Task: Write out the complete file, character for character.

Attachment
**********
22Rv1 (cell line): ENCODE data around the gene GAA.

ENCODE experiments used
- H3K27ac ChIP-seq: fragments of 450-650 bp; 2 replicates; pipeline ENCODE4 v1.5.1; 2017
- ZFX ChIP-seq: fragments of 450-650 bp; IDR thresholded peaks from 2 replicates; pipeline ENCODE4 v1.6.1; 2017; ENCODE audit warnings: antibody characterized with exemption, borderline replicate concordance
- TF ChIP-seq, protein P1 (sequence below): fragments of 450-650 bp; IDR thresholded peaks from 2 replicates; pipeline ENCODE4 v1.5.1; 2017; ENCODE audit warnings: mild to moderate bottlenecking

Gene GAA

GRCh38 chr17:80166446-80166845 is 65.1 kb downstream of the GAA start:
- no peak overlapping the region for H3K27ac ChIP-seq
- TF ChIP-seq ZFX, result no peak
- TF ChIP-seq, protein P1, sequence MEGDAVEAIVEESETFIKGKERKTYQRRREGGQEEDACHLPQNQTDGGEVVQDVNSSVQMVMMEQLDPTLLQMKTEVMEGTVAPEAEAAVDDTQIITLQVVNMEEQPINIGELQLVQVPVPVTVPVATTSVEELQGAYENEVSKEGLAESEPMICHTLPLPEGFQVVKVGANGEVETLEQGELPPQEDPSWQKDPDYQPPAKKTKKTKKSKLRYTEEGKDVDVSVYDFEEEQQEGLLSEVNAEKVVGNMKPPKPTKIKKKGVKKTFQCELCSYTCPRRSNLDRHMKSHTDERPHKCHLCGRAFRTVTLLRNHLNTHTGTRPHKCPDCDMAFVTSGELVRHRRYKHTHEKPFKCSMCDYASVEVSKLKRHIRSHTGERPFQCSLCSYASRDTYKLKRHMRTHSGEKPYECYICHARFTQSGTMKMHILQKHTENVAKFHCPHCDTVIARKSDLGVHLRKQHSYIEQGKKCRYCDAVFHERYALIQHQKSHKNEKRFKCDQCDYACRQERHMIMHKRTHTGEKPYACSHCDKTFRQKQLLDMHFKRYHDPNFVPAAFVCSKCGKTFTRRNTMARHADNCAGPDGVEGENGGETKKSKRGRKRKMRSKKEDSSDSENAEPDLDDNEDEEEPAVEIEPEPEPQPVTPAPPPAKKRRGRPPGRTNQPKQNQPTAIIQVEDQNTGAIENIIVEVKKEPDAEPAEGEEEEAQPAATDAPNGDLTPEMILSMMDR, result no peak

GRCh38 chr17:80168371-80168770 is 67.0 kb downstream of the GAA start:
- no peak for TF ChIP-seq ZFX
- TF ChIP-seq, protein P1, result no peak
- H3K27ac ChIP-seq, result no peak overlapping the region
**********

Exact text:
22Rv1 (cell line): ENCODE data around the gene GAA.

ENCODE experiments used
- H3K27ac ChIP-seq: fragments of 450-650 bp; 2 replicates; pipeline ENCODE4 v1.5.1; 2017
- ZFX ChIP-seq: fragments of 450-650 bp; IDR thresholded peaks from 2 replicates; pipeline ENCODE4 v1.6.1; 2017; ENCODE audit warnings: antibody characterized with exemption, borderline replicate concordance
- TF ChIP-seq, protein P1 (sequence below): fragments of 450-650 bp; IDR thresholded peaks from 2 replicates; pipeline ENCODE4 v1.5.1; 2017; ENCODE audit warnings: mild to moderate bottlenecking

Gene GAA

GRCh38 chr17:80166446-80166845 is 65.1 kb downstream of the GAA start:
- no peak overlapping the region for H3K27ac ChIP-seq
- TF ChIP-seq ZFX, result no peak
- TF ChIP-seq, protein P1, sequence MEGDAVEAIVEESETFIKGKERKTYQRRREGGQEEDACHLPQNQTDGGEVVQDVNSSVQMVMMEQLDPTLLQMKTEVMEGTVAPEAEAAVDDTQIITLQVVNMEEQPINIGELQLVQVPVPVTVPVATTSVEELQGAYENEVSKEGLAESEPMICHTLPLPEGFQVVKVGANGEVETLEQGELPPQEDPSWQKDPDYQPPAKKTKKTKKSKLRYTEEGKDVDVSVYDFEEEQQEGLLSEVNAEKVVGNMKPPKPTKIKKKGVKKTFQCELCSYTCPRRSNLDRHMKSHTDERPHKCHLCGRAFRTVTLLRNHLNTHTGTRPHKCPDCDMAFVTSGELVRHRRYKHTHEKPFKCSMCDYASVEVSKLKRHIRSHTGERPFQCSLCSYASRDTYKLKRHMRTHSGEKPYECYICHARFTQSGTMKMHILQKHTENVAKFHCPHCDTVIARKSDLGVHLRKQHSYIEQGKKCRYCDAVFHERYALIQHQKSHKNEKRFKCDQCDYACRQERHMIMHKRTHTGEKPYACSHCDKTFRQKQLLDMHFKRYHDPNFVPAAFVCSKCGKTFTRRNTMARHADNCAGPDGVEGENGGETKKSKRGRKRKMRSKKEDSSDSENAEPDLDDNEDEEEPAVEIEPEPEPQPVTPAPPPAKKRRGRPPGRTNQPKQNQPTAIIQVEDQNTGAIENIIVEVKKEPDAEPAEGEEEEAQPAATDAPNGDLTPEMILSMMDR, result no peak

GRCh38 chr17:80168371-80168770 is 67.0 kb downstream of the GAA start:
- no peak for TF ChIP-seq ZFX
- TF ChIP-seq, protein P1, result no peak
- H3K27ac ChIP-seq, result no peak overlapping the region